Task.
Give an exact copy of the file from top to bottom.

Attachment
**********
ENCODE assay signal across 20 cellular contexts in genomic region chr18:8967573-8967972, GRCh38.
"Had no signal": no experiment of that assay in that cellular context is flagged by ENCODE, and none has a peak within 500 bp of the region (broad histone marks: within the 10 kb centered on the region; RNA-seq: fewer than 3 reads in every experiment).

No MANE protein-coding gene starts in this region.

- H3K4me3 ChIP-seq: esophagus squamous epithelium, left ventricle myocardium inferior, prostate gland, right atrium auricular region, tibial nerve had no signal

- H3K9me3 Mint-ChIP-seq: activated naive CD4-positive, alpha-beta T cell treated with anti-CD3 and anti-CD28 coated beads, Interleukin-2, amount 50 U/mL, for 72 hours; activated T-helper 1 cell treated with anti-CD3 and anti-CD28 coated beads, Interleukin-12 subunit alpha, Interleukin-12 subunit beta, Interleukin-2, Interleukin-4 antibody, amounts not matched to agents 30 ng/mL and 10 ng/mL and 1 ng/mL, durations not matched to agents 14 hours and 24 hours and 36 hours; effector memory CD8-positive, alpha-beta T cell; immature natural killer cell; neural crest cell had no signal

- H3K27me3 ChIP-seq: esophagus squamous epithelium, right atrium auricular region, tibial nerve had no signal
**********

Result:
ENCODE assay signal across 20 cellular contexts in genomic region chr18:8967573-8967972, GRCh38.
"Had no signal": no experiment of that assay in that cellular context is flagged by ENCODE, and none has a peak within 500 bp of the region (broad histone marks: within the 10 kb centered on the region; RNA-seq: fewer than 3 reads in every experiment).

No MANE protein-coding gene starts in this region.

- H3K4me3 ChIP-seq: esophagus squamous epithelium, left ventricle myocardium inferior, prostate gland, right atrium auricular region, tibial nerve had no signal

- H3K9me3 Mint-ChIP-seq: activated naive CD4-positive, alpha-beta T cell treated with anti-CD3 and anti-CD28 coated beads, Interleukin-2, amount 50 U/mL, for 72 hours; activated T-helper 1 cell treated with anti-CD3 and anti-CD28 coated beads, Interleukin-12 subunit alpha, Interleukin-12 subunit beta, Interleukin-2, Interleukin-4 antibody, amounts not matched to agents 30 ng/mL and 10 ng/mL and 1 ng/mL, durations not matched to agents 14 hours and 24 hours and 36 hours; effector memory CD8-positive, alpha-beta T cell; immature natural killer cell; neural crest cell had no signal

- H3K27me3 ChIP-seq: esophagus squamous epithelium, right atrium auricular region, tibial nerve had no signal